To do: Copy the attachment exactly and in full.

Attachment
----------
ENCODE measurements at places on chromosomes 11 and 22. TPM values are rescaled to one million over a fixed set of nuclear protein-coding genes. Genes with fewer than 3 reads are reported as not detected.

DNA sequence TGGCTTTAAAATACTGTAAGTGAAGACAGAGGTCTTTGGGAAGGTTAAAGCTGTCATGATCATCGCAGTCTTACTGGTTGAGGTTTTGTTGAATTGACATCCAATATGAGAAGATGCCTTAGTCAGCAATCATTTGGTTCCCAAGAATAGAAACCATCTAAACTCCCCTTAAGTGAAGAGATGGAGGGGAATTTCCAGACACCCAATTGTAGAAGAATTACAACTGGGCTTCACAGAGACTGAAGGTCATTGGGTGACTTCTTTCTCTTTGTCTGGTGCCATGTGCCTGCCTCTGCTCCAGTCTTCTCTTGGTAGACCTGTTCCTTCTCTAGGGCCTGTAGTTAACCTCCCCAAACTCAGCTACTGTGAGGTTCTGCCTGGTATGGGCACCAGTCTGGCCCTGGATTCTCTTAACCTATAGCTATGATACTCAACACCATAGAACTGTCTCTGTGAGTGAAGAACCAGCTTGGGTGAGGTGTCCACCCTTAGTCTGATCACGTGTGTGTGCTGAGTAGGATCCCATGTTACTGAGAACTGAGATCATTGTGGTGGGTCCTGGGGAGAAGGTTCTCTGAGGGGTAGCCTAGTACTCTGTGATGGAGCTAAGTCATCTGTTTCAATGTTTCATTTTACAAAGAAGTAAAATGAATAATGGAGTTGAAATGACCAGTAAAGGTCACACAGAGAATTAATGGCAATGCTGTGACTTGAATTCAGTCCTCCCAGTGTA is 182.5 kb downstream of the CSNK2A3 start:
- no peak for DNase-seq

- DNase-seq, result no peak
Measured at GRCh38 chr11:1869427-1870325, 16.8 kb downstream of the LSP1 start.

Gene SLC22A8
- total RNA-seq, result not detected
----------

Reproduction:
ENCODE measurements at places on chromosomes 11 and 22. TPM values are rescaled to one million over a fixed set of nuclear protein-coding genes. Genes with fewer than 3 reads are reported as not detected.

DNA sequence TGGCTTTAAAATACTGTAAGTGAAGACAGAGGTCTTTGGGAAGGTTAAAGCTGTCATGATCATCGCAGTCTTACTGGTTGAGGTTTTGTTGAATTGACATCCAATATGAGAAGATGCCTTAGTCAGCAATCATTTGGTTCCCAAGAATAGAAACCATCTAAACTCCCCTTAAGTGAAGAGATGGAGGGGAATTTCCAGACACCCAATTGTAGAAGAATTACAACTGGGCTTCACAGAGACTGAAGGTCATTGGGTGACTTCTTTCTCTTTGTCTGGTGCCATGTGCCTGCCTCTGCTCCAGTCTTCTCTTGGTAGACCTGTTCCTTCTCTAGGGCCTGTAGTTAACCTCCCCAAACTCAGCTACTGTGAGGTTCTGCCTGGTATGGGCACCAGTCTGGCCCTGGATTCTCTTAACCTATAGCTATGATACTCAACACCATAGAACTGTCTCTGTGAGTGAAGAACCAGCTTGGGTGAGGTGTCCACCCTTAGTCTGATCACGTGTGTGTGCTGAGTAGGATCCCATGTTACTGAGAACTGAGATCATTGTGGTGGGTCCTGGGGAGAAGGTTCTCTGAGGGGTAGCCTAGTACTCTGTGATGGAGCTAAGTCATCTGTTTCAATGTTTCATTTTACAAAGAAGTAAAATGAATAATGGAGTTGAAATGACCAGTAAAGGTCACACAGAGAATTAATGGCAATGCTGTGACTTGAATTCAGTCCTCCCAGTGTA is 182.5 kb downstream of the CSNK2A3 start:
- no peak for DNase-seq

- DNase-seq, result no peak
Measured at GRCh38 chr11:1869427-1870325, 16.8 kb downstream of the LSP1 start.

Gene SLC22A8
- total RNA-seq, result not detected